I was reading elsewhere about somebody’s recent forays into Skyrim years after everybody else and while they liked it they said the writing sucks. That’s something you get in almost any longer thread about any game that has dialogue or other writing in it. No matter what else eventually somebody will pipe up and say that the writing sucks and usually nobody tries to defend the game. I don’t really get it since I don’t usually play games for the writing and usually I feel most games have more or less good enough writing for a game, though there are some rare exceptions like the MMO Skyforge where I honestly thought the dialogue was written by a bored intern.
Is the video game writing really that bad? And what are the rare and elusive paragons of video game writing? Planescape: Torment, maybe? Some of the modern Telltale games? The new Shadowrun RPGs?
I second “Sunless Sea” - it’s got gorgeous writing. The gameplay is lackluster in my book, though it’s blessedly easy to tweak variables like ship speed by tinkering with the .ini file.
I notice you mostly reference RPG and adventure style games, but the three games that have impressed me the most with their writing have actually been first person shooters - Bioshock (the first installment only), Spec Ops: The Line, and the Half-Life series (including Portal, but not Portal 2).
Bioware RPGs are very hit and miss but they have had some really fabulous writing for major NPC side quests in the Mass Effect and Dragon Age series. The main plot, however…
Taken all together, The Witcher 3 has some of the best writing, characterization, and world building that I can remember. Sure you can find ridiculous mcguffins and plot holes, but they aren’t as immersion breaking because they’re overshadowed by something more compelling. (Why are we wandering around in these boring caves again? To find a disenfrangewhatsit? That’s… oh look witty dialogue and a new tricky monster).
Metal Gear Solid III: Snake Eater (Kojima had to have brought on an editor or something for this one. It was streamlined, coherent, and, touching. Of course, with IV he did a complete flip and made it even more overwrought than II was.)
Final Fantasy VI (VII was also pretty good, but VI still wins, and has one of the greatest villain stories ever)
Trinity (probably the best writing of any Infocom game; named after the Trinity project)
Braid (one good game about nuclear holocaust deserves another)
Assassin’s Creed 2
I don’t think this one is commonly agreed on, quite a lot of people find the writing in the game to be superfluous, and a bit pretentious.
The writing was generally okay, but it won one reviewer’s Goldun Riter Aw[del]w[/del]ard. I can’t say I disagree with a lot of his analysis. In general, AC has much better character writing than plot writing.
They go on sale a lot, so keep your eyes open, even though Gog’s big Winter sale is over.
They really are just astonishingly good.
Another one I love a lot is Jeff Vogel’s Spiderweb Games series, Avernum & Geneforge. Jeff is a one man show who’s been making deep, well written games, mostly as a one-man band, for almost thirty years now. They’re not pretty games, although he’s updated the interface some, but they’re easily the best written indie rpgs I’ve yet encountered.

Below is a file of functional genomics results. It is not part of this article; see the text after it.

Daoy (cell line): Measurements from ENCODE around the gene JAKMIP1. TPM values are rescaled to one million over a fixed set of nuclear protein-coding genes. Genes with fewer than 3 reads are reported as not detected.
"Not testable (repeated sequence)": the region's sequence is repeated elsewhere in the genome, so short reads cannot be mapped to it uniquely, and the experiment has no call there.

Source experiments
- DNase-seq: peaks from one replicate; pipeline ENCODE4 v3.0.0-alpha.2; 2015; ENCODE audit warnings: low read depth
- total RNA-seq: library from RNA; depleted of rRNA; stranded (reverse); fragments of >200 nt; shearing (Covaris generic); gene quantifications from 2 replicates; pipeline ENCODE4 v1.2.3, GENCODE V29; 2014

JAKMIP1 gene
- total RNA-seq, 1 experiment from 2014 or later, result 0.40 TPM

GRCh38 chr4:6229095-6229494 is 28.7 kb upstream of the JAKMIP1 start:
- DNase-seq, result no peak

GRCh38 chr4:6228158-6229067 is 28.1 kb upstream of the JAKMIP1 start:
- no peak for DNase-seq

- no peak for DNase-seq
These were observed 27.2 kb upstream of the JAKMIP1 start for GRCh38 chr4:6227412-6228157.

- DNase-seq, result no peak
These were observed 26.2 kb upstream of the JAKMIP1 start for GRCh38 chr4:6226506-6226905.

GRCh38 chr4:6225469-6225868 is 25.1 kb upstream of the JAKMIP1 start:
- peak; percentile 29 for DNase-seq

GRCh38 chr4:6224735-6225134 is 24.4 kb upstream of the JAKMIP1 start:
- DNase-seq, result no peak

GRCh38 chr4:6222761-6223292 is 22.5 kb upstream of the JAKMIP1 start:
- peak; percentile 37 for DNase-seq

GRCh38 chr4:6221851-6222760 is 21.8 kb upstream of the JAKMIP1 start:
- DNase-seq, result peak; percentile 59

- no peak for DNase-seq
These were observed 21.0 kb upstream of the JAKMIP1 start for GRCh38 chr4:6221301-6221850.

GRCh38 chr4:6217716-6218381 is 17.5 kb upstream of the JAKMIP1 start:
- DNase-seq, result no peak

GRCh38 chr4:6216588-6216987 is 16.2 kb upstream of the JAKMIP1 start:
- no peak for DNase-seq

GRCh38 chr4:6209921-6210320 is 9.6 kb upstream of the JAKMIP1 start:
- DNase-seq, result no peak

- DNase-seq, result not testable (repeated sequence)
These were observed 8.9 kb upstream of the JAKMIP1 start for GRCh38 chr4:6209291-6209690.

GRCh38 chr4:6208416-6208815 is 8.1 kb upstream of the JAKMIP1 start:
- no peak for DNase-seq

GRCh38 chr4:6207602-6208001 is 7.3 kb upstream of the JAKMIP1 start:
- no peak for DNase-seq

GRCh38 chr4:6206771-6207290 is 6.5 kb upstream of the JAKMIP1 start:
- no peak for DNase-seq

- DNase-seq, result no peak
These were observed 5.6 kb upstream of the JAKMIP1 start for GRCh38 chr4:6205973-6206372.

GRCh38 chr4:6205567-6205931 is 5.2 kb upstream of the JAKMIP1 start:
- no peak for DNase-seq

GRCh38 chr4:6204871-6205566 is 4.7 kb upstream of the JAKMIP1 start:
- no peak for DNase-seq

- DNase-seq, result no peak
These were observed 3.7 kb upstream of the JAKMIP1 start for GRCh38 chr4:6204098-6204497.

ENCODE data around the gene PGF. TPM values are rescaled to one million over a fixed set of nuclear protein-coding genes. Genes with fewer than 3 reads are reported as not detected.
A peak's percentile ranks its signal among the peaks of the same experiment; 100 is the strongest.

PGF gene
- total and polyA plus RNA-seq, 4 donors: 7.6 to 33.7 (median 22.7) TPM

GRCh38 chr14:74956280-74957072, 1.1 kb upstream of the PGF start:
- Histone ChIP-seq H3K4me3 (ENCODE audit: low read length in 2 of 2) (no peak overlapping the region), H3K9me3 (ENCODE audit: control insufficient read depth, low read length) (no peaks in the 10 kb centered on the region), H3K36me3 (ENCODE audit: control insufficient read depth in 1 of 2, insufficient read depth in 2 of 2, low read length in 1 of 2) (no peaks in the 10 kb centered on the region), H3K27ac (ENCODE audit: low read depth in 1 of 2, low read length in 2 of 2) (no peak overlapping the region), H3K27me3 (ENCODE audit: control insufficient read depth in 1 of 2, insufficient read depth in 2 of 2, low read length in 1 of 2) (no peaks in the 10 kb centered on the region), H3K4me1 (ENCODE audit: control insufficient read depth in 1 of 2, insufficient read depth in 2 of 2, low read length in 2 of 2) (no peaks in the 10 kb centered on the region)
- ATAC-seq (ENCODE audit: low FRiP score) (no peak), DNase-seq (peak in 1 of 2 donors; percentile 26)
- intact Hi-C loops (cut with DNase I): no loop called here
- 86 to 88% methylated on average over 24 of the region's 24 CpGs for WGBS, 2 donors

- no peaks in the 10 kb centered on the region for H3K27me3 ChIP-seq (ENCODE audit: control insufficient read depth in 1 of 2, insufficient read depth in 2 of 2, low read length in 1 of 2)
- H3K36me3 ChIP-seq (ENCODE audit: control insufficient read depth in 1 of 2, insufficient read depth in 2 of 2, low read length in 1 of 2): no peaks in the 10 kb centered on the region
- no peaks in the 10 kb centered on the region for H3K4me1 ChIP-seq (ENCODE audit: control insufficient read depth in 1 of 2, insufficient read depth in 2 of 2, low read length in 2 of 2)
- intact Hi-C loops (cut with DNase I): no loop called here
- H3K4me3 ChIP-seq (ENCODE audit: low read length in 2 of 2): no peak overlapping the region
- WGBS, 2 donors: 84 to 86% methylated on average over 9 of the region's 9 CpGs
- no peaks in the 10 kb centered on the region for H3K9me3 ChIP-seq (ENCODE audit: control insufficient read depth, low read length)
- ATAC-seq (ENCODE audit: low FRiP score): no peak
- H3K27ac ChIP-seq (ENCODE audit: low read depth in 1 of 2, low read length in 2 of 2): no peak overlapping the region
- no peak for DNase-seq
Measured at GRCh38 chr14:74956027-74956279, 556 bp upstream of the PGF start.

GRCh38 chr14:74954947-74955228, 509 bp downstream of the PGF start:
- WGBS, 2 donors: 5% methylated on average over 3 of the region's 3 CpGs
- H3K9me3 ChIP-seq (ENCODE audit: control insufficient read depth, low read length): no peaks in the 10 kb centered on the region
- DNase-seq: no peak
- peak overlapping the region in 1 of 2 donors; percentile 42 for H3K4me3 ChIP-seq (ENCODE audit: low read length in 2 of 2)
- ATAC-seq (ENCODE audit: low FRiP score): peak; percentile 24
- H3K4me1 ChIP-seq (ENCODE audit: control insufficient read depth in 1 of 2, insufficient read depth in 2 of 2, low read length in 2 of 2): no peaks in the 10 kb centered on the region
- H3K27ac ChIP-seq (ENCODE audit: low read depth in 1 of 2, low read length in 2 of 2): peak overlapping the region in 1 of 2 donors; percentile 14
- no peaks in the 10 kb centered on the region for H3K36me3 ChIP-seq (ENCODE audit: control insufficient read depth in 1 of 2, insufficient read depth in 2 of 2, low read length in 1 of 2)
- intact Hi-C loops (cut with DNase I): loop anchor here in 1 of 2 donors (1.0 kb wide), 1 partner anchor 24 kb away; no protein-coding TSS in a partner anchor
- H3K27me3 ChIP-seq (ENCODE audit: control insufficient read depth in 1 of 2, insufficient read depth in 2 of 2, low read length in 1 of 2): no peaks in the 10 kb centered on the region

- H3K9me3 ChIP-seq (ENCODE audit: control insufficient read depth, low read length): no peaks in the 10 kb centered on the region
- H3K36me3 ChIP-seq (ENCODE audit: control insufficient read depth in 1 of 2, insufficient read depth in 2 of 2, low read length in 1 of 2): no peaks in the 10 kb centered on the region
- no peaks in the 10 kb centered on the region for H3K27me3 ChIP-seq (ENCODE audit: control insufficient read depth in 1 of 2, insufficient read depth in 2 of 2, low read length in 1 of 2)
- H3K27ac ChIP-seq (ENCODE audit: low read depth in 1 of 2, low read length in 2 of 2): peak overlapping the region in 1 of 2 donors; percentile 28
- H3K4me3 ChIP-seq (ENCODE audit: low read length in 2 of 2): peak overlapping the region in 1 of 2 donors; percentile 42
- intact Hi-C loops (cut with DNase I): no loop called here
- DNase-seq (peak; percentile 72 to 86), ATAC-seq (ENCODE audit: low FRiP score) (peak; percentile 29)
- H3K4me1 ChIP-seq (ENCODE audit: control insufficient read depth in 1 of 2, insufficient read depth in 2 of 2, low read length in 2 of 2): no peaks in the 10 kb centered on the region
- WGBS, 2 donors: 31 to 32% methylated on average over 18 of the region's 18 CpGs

Vogel’s naming scheme is a little complicated.
Here’s is the latest and most up-to-date version of Avernum 1
Here is Avadon 1, his newest series
And here is Geneforge, his third series, -ooo! - which is on sale right now for $4 until Dec 21. There’s easily 500 hours of really excellent writing and game in that $4 dollar package, even though the 1st game is seriously ugly. I mean, really, it’s bone-deep ugly, but such a great game.
ETA: Grim Fandango is really special. I would also add the first Gabriel Knight game, Sins of the fathers, and the Monkey Island games, too. Some of my all time gaming moments in those games.
A lot of people really go gaga for Bioshock. And while I’ll admit that a certain part of the story made it harder for me to finish the game, the very fact that it could even have an impact like that means it’s pretty good.
And, yeah, Grim Fandango is the shit. I may actually wind up buying on Mobile, even though I’ve already bought it on PC. And I never do that.
It is, kind of. But it’s different, and it’s original, and it’s thematically interesting. I found it fascinating. Maybe it’s pretentious but the guy who made the game set out to do something and did it originally and with a skill for the written word.
To use a totally different example, “Knights of the Old Republic,” which is still Bioware’s best game, is very well written in the sense that the narration and dialogue do a wonderful job of telling a Star Wars story. Totally different concept than Braid, but it’s very, very well done.
I agree, but it also highlights just how amazing, and way beyond The Last of Us some of the other games mentioned here are, because unlike TLOU, they aren’t on rails games with movie-like storytelling, but rather take full advantage of the medium, by implementing various levels of narrative agency. The story is fantastically written, AND you can affect it in various ways.
That’s the real strength of narrative in a video game, IMHO. Unfortunately, so many games are not only moving away from that, but are actually promoting, static story lines that always play out the same. No, that the kind of storytelling that is done best on film and books, games empower you to act in collaboration with the artists - we should celebrate when this is done well.